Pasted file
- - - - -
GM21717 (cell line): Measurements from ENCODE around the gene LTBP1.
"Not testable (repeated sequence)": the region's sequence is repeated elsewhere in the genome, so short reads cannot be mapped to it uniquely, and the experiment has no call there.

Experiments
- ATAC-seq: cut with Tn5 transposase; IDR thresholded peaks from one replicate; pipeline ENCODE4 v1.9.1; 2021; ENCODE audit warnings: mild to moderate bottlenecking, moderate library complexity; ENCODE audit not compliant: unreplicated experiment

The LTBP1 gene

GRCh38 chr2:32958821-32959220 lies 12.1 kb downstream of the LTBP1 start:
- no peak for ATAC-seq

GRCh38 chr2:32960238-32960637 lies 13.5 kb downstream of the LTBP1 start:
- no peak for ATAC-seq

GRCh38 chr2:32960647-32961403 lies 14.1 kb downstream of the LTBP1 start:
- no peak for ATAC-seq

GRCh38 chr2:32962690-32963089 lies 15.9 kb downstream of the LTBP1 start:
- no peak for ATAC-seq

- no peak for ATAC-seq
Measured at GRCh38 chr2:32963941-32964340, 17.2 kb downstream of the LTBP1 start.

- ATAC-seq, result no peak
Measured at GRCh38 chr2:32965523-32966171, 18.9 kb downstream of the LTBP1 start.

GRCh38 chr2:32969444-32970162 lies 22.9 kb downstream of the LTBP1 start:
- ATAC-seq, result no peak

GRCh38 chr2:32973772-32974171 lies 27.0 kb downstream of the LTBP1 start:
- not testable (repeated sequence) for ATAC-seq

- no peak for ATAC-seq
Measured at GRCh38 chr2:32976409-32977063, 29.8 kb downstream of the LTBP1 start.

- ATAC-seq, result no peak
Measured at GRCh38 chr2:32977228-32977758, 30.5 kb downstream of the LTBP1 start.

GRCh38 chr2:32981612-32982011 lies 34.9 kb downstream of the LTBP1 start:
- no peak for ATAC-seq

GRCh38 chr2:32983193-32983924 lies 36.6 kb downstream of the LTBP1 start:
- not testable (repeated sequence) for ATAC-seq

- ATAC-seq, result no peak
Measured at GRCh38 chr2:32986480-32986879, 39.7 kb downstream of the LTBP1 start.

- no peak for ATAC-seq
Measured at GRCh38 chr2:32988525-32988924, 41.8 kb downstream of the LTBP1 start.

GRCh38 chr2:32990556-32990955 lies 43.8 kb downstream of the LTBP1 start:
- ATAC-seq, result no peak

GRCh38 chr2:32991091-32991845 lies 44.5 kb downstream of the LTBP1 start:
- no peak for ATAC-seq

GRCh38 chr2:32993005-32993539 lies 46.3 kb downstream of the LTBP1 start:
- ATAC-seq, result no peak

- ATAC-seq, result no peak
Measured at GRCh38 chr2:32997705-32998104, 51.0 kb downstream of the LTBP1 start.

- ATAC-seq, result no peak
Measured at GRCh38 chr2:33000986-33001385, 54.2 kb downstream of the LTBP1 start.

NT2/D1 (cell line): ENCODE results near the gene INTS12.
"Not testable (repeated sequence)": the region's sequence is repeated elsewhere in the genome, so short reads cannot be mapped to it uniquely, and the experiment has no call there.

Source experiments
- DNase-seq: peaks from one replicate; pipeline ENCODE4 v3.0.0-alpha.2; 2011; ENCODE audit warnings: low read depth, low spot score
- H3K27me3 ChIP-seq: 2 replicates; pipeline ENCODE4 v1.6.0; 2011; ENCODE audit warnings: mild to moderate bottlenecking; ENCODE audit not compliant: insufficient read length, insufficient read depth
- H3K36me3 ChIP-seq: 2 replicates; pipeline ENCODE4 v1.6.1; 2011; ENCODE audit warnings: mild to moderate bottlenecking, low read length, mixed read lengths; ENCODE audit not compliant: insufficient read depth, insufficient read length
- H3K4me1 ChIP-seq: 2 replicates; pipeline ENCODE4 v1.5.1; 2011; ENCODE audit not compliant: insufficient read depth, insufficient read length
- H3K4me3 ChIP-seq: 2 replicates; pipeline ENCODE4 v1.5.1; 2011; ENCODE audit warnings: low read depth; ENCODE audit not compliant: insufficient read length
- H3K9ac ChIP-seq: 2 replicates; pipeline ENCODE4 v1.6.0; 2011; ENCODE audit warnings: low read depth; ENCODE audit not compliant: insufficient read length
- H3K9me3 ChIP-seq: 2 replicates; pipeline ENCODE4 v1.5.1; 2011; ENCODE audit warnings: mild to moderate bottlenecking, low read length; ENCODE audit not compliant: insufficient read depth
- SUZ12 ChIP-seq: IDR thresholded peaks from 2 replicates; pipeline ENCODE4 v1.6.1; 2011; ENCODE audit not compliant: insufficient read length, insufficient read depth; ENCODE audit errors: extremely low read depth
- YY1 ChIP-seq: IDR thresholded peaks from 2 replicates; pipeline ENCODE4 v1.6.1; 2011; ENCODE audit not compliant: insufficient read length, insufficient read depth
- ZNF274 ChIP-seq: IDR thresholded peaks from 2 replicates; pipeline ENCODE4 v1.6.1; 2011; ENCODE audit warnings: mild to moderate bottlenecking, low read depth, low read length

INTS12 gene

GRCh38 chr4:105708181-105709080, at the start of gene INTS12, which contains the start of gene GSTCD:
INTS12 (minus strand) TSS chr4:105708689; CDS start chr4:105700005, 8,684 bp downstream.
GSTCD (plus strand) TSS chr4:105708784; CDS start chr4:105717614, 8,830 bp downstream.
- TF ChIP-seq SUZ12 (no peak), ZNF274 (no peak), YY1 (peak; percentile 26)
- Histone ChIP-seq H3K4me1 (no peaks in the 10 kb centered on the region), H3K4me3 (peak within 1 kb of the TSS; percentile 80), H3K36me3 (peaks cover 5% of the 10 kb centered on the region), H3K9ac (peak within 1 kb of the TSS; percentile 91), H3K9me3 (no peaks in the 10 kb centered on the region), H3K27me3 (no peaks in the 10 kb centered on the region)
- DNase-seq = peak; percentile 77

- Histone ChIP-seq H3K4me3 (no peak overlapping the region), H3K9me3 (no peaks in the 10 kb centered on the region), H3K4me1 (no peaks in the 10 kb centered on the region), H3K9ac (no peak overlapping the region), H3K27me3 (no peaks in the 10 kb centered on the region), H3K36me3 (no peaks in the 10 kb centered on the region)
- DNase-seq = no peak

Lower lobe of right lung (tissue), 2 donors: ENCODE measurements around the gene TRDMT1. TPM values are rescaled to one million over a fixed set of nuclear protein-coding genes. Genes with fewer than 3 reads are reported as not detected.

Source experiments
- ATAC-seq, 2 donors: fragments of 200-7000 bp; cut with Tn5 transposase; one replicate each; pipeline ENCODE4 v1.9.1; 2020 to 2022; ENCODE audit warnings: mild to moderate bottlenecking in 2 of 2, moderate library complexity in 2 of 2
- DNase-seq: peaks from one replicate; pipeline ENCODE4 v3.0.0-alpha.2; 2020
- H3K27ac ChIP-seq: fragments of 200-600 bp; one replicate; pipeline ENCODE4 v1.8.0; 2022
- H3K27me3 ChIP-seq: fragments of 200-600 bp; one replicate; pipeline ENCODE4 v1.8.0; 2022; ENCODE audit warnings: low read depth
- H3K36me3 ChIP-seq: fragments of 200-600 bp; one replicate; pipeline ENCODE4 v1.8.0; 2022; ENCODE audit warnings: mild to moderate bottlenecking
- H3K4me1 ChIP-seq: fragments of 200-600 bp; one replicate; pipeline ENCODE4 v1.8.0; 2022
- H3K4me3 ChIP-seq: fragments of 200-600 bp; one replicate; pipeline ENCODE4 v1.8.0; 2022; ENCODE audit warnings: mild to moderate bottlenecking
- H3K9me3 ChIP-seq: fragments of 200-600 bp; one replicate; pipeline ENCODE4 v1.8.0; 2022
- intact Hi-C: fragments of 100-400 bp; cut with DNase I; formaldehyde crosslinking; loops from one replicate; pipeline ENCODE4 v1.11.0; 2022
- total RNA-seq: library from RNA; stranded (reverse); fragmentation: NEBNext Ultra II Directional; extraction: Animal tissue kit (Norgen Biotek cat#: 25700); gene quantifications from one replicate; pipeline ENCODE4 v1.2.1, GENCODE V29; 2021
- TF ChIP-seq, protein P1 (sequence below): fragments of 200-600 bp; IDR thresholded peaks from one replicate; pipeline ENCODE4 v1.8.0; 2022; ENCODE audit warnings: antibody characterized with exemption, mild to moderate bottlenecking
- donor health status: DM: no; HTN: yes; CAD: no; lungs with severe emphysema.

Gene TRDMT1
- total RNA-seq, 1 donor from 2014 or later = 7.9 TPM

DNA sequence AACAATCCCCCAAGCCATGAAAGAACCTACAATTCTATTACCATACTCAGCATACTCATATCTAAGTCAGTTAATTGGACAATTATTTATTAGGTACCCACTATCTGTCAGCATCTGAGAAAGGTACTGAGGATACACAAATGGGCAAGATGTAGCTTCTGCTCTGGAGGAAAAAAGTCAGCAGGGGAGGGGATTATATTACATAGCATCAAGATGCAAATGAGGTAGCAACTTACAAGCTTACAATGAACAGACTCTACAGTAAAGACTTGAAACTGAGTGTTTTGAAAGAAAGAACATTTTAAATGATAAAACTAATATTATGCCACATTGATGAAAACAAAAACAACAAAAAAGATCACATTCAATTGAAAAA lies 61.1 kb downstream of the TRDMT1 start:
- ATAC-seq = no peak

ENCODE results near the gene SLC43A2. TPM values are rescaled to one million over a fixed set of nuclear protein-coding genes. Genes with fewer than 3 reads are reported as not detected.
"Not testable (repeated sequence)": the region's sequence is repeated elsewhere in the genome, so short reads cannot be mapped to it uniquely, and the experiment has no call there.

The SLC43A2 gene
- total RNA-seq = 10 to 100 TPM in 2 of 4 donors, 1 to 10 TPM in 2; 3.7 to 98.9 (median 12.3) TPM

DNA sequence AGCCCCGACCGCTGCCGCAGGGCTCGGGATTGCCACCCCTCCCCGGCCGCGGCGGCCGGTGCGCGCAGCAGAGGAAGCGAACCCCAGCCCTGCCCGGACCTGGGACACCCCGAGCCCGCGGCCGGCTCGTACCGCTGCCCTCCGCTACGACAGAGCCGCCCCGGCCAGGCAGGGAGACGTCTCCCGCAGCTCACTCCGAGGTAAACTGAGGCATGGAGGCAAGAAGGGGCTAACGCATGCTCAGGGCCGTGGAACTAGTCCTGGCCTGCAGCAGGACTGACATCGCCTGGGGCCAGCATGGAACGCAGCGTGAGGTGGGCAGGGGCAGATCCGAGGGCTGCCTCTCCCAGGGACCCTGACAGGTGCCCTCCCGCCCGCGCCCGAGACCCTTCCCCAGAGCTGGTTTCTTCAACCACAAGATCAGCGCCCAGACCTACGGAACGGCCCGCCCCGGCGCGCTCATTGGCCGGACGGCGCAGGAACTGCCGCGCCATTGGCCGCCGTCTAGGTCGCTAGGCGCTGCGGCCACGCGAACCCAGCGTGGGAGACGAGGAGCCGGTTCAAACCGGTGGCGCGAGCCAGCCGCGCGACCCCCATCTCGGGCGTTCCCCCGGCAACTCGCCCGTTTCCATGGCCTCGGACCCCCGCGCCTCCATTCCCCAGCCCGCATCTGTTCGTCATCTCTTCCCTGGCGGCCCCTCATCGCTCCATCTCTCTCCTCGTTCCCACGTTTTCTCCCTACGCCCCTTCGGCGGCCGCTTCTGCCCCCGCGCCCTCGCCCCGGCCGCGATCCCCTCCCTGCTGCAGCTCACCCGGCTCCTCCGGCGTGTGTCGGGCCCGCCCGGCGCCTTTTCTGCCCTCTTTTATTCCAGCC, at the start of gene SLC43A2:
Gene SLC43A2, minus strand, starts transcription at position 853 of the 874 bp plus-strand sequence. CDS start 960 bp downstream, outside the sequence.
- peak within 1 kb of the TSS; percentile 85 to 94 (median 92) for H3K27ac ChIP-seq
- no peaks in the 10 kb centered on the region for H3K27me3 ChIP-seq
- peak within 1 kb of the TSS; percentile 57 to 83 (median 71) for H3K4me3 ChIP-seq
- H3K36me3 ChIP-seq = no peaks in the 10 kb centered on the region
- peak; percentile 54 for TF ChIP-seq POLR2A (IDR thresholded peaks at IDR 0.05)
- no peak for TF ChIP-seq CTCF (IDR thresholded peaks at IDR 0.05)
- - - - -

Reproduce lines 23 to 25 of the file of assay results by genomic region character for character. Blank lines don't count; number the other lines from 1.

Measured at GRCh38 chr2:32976409-32977063, 29.8 kb downstream of the LTBP1 start.

- ATAC-seq, result no peak
Measured at GRCh38 chr2:32977228-32977758, 30.5 kb downstream of the LTBP1 start.